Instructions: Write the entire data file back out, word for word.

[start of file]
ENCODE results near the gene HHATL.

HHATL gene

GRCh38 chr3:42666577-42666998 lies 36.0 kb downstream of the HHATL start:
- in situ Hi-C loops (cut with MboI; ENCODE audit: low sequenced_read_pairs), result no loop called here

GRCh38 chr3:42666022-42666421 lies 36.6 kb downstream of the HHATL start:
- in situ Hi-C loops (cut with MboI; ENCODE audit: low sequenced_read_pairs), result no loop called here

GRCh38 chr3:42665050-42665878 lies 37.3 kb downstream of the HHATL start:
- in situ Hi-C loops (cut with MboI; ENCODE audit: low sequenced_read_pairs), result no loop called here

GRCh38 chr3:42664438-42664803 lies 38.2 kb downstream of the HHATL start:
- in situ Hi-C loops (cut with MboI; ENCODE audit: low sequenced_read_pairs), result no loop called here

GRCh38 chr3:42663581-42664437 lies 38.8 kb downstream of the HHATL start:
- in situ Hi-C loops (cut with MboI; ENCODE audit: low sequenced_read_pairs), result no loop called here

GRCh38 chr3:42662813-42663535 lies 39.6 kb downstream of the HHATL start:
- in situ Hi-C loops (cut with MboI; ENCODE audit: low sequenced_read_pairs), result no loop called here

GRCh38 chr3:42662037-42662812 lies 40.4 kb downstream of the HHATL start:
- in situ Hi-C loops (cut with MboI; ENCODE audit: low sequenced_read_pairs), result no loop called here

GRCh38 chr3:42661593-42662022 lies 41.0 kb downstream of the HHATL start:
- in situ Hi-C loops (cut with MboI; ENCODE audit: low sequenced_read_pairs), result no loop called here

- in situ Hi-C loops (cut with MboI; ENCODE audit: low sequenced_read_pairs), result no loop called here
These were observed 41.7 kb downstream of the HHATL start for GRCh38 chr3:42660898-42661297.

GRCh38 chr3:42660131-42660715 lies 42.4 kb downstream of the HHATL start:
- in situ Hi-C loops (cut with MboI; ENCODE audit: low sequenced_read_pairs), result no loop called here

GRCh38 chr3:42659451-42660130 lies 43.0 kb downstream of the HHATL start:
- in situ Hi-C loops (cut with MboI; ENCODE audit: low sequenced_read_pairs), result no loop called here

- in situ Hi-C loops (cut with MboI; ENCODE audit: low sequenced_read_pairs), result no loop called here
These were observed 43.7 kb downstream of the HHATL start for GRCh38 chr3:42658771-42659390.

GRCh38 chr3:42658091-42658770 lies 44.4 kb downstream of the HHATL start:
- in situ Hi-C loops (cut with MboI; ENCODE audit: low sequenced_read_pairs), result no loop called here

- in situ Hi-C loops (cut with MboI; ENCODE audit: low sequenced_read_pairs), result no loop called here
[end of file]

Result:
ENCODE results near the gene HHATL.

HHATL gene

GRCh38 chr3:42666577-42666998 lies 36.0 kb downstream of the HHATL start:
- in situ Hi-C loops (cut with MboI; ENCODE audit: low sequenced_read_pairs), result no loop called here

GRCh38 chr3:42666022-42666421 lies 36.6 kb downstream of the HHATL start:
- in situ Hi-C loops (cut with MboI; ENCODE audit: low sequenced_read_pairs), result no loop called here

GRCh38 chr3:42665050-42665878 lies 37.3 kb downstream of the HHATL start:
- in situ Hi-C loops (cut with MboI; ENCODE audit: low sequenced_read_pairs), result no loop called here

GRCh38 chr3:42664438-42664803 lies 38.2 kb downstream of the HHATL start:
- in situ Hi-C loops (cut with MboI; ENCODE audit: low sequenced_read_pairs), result no loop called here

GRCh38 chr3:42663581-42664437 lies 38.8 kb downstream of the HHATL start:
- in situ Hi-C loops (cut with MboI; ENCODE audit: low sequenced_read_pairs), result no loop called here

GRCh38 chr3:42662813-42663535 lies 39.6 kb downstream of the HHATL start:
- in situ Hi-C loops (cut with MboI; ENCODE audit: low sequenced_read_pairs), result no loop called here

GRCh38 chr3:42662037-42662812 lies 40.4 kb downstream of the HHATL start:
- in situ Hi-C loops (cut with MboI; ENCODE audit: low sequenced_read_pairs), result no loop called here

GRCh38 chr3:42661593-42662022 lies 41.0 kb downstream of the HHATL start:
- in situ Hi-C loops (cut with MboI; ENCODE audit: low sequenced_read_pairs), result no loop called here

- in situ Hi-C loops (cut with MboI; ENCODE audit: low sequenced_read_pairs), result no loop called here
These were observed 41.7 kb downstream of the HHATL start for GRCh38 chr3:42660898-42661297.

GRCh38 chr3:42660131-42660715 lies 42.4 kb downstream of the HHATL start:
- in situ Hi-C loops (cut with MboI; ENCODE audit: low sequenced_read_pairs), result no loop called here

GRCh38 chr3:42659451-42660130 lies 43.0 kb downstream of the HHATL start:
- in situ Hi-C loops (cut with MboI; ENCODE audit: low sequenced_read_pairs), result no loop called here

- in situ Hi-C loops (cut with MboI; ENCODE audit: low sequenced_read_pairs), result no loop called here
These were observed 43.7 kb downstream of the HHATL start for GRCh38 chr3:42658771-42659390.

GRCh38 chr3:42658091-42658770 lies 44.4 kb downstream of the HHATL start:
- in situ Hi-C loops (cut with MboI; ENCODE audit: low sequenced_read_pairs), result no loop called here

- in situ Hi-C loops (cut with MboI; ENCODE audit: low sequenced_read_pairs), result no loop called here